A few words about why we choose growing organic practices over synthetic chemical production. When we got started in farming fourteen years ago, we had an important decision to make; we could use synthetic chemicals like petroleum based fertilizer, pesticide, and herbicides, or commit to using only organic practices to fertilize, control pests and weeds, and build our soil. Sarah and I considered four things in making this decision;
1. We both love the outdoors, floating on rivers, swimming in creeks, hiking in the hills, camping in the woods. We value clean water, air, and soil for recreation and are concerned about the trend toward greater and greater degradation of these resources.
2. Synthetic chemicals in our food concern us; we would rather have our kale without a side of carbaryl (the active ingredient in Sevin). These chemical pesticides have been presented to us as completely safe by those selling them, while the research has consistently shown that a diet which contain neurotoxins and endocrine disruptors is bad for us…
3. We are convinced that we have been entrusted with the stewardship of this little piece of Creation by the Creator, and as his loving servants, we want to steward in a way that builds diversity and resilience, which is the theme of organic agriculture.
4. Finally, we have always wanted to live in such a way that our children can participate fully in our daily work and living, in line with our philosophy of parenting, which starts from the foundation that we hope to raise adults who know what it is to do valuable and noble work.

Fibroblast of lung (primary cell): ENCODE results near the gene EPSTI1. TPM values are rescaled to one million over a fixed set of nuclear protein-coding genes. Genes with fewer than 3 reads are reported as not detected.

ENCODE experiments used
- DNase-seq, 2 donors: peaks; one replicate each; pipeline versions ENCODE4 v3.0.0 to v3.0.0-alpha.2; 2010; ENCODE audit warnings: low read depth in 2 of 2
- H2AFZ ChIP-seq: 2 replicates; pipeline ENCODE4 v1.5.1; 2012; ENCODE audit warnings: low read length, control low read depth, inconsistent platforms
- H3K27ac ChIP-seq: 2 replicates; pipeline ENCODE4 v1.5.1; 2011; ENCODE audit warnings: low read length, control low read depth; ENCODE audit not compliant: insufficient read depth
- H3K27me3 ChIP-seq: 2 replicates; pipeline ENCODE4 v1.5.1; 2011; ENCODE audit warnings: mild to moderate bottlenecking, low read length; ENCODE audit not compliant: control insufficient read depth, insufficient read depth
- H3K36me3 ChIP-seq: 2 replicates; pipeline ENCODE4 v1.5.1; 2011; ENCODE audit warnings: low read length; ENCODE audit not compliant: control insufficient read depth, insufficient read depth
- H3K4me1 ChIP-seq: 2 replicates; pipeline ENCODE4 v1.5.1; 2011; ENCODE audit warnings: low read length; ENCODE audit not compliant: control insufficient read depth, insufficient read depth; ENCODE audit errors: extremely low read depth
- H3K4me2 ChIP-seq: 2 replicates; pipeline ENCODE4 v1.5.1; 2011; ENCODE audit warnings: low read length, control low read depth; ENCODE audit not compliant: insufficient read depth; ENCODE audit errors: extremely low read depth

Taking all of this together, the choice to go organic was clear to us. This of course has implications beyond these four considerations; it sometimes means we don’t have easy solutions for conditions brought on by difficult weather (for example, the fungus and bacteria which killed our outside tomatoes in the summer of 2015). It also means that weeds are our constant nemesis, so our weed management strategy must be much more diverse, complicated, and labor intensive than Round-Up. On the other hand, it means that the water in the creek where we swim has fewer agricultural chemicals than it would if we were using synthetics, and it also means that sometimes we get treated to a swallowtail butterfly cruising through our carrot beds, laying a few eggs so there will be more swallowtails next season. Is this a good or bad trade? Good stewardship leads to more diversity and beauty, and so I’ll trade a few carrots for more splendid butterflies for my members and children to enjoy.